In early June the US Drug Enforcement Administration (DEA) reclassified synthetic THC from a Schedule II drug to the less restrictive Schedule III. This change makes it easier for doctors to prescribe the drug, easing paperwork and allowing telephone orders and automatic refills.
THC is chemically called 9-tetrahydrocannabinol, but as a synthesized drug it is called dronabinol. The biggest distributor of dronabinol is Unimed Pharmaceuticals, which has been selling it since 1985, in gelatin capsules with sesame oil, under the brand name Marinol.
Originally approved only for nausea and vomiting related to chemotherapy, in 1992 the US Food and Drug Administration approved Marinol for the treatment of appetite loss in AIDS patients.
This is the first time the DEA has down-scheduled a Schedule II drug, and the decision was influenced by a study from the Haight Ashbury Free Clinics, which concluded that Marinol has a low abuse potential and virtually no diversion.
Unimed Pharmaceuticals’ President, Dr Robert Dudley, said that the decision came “at a very critical time, given the increased appreciation among the medical community that cannabinoid-based medicines have potentially broad utility.”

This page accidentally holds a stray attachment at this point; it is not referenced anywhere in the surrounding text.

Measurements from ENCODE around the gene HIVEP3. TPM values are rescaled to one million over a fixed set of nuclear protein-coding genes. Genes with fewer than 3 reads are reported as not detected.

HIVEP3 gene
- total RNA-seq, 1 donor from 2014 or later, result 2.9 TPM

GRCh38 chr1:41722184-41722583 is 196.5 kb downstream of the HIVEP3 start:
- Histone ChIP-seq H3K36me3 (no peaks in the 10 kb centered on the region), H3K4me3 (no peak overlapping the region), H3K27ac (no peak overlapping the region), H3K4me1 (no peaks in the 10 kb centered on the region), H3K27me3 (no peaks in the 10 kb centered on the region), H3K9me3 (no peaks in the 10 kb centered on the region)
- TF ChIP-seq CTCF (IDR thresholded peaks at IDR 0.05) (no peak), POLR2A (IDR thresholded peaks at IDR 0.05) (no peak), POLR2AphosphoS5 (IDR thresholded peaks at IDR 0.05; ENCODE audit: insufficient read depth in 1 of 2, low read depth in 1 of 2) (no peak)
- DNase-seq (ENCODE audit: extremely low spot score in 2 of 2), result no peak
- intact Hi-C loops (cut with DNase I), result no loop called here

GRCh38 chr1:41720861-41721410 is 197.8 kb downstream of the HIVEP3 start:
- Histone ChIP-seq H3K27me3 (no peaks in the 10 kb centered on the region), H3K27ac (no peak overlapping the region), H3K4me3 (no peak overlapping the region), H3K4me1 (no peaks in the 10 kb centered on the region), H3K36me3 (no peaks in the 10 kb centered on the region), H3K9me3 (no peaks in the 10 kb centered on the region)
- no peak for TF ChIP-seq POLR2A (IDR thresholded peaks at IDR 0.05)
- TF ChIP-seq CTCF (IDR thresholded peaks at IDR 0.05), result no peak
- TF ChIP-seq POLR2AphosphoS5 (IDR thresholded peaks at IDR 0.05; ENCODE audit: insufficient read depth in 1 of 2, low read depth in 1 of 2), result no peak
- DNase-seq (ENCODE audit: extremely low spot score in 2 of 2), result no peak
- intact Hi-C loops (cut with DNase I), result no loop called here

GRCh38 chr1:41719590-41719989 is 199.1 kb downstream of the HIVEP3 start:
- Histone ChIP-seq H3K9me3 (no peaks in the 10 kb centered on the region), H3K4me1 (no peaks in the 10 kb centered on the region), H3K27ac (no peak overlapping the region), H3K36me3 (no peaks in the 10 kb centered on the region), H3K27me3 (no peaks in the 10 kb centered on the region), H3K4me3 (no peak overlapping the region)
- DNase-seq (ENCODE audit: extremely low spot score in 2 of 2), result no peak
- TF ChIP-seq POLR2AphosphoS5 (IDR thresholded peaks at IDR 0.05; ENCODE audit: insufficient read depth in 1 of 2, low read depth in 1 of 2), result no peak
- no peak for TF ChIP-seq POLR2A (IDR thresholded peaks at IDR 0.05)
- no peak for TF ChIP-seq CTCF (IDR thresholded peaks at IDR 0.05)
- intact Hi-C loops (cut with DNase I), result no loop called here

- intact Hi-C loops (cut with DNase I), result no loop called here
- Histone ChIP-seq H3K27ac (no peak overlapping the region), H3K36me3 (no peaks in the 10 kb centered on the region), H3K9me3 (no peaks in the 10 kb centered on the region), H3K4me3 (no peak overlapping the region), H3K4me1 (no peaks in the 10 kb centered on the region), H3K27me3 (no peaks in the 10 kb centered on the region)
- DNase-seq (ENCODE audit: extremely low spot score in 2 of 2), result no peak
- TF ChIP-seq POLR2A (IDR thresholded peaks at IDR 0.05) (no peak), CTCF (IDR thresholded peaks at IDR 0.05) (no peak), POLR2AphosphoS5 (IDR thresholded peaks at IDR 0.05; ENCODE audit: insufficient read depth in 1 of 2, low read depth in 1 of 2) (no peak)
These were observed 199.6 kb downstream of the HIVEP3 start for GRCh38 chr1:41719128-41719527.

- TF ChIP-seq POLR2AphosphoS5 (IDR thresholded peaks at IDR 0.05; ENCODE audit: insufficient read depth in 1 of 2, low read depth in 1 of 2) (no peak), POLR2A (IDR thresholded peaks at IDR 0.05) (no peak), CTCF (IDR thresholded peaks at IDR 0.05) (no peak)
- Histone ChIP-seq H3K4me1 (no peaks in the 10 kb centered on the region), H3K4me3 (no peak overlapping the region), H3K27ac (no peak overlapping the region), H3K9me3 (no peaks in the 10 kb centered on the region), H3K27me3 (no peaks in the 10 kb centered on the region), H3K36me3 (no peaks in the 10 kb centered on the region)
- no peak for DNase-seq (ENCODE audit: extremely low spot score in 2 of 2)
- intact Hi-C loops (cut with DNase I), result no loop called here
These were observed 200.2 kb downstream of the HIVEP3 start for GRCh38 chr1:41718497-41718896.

Another medically useful cannabinoid being synthesized and studied is cannabidiol (CBD). The synthetic version has been dubbed dexanabinol by creator Dr Raphael Mecholum of Jerusalem’s Hebrew University. Dr Mecholum, who discovered THC in 1964, is working for an Israeli pharmaceutical company called Pharmos.
Pharmos hopes to market dexanabinol in injectible form, for the prevention of brain damage during ischaemic strokes, and to the military as protection from nerve gas. The drug is currently being studied on patients in Israel’s neuro-trauma centres.
Cannabidiol and other cannabinoids have potent anti-oxidant and anti-inflammatory properties, which neutralize the free radicals released during brain trauma, which can otherwise cause severe permanent damage.